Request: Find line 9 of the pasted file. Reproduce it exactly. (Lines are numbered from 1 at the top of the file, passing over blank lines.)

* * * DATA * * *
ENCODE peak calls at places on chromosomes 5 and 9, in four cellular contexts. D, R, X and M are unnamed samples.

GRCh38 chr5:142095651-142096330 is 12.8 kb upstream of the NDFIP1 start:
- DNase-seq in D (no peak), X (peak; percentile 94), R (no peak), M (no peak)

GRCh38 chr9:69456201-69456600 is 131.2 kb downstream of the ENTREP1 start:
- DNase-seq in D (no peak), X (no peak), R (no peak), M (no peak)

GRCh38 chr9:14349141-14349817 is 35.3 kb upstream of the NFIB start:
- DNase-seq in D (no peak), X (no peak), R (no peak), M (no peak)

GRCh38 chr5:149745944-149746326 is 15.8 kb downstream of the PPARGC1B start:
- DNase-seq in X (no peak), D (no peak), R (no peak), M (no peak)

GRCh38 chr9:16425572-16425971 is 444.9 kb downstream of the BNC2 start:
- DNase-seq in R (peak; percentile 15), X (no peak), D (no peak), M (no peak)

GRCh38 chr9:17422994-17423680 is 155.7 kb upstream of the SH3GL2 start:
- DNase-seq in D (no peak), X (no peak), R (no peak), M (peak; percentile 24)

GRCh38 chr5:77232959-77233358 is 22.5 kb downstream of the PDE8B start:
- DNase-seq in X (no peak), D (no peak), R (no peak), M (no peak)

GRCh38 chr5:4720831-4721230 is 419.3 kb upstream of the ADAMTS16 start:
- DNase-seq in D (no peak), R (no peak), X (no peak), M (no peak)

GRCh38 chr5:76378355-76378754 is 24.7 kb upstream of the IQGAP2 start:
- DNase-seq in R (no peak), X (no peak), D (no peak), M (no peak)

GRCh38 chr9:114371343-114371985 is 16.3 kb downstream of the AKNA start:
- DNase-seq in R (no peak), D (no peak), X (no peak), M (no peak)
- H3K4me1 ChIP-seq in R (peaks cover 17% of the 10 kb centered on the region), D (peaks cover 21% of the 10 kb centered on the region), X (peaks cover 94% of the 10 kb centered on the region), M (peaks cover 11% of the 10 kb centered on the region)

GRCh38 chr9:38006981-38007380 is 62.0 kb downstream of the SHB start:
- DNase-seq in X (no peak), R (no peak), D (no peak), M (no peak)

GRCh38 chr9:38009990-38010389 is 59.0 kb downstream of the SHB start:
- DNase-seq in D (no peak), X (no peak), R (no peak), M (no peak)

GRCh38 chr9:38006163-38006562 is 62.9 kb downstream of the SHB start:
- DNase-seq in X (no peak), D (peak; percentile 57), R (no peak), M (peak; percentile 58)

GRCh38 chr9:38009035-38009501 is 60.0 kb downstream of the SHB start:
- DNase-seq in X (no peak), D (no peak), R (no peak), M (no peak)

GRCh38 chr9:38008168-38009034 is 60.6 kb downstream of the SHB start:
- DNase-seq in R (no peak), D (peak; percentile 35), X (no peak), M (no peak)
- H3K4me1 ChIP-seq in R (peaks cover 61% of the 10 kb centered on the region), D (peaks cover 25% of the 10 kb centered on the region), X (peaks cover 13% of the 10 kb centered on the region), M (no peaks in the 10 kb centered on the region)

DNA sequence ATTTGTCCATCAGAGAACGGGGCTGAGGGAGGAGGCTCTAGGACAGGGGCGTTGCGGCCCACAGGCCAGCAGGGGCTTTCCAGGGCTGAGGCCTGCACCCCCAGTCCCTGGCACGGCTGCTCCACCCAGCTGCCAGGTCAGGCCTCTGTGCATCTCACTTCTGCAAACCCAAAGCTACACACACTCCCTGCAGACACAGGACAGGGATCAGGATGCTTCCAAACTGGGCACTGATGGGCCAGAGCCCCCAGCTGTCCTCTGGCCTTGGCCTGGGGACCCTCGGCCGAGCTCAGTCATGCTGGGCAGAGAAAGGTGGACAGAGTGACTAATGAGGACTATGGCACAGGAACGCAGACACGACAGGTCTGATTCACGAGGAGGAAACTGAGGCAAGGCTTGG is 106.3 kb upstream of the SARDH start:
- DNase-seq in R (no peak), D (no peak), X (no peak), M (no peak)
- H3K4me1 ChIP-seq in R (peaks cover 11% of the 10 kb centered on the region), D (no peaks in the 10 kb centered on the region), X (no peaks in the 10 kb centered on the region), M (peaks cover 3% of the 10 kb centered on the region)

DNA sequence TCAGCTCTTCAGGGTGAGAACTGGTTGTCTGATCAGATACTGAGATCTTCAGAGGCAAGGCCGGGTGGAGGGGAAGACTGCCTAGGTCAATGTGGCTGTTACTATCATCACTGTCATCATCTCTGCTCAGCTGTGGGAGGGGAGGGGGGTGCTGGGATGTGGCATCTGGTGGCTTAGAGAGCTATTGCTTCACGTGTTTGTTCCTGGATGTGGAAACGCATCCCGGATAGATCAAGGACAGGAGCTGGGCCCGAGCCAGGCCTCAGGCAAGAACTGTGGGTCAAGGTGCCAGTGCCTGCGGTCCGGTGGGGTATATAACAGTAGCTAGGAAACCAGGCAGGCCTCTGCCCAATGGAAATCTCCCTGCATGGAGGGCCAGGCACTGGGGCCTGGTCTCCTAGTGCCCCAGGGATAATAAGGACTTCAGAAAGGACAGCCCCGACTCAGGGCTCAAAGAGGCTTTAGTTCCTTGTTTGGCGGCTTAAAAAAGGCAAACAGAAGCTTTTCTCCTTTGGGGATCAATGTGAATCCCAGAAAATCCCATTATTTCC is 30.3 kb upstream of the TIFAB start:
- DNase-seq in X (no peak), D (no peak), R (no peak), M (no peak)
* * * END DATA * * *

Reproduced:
- DNase-seq in X (no peak), D (no peak), R (no peak), M (no peak)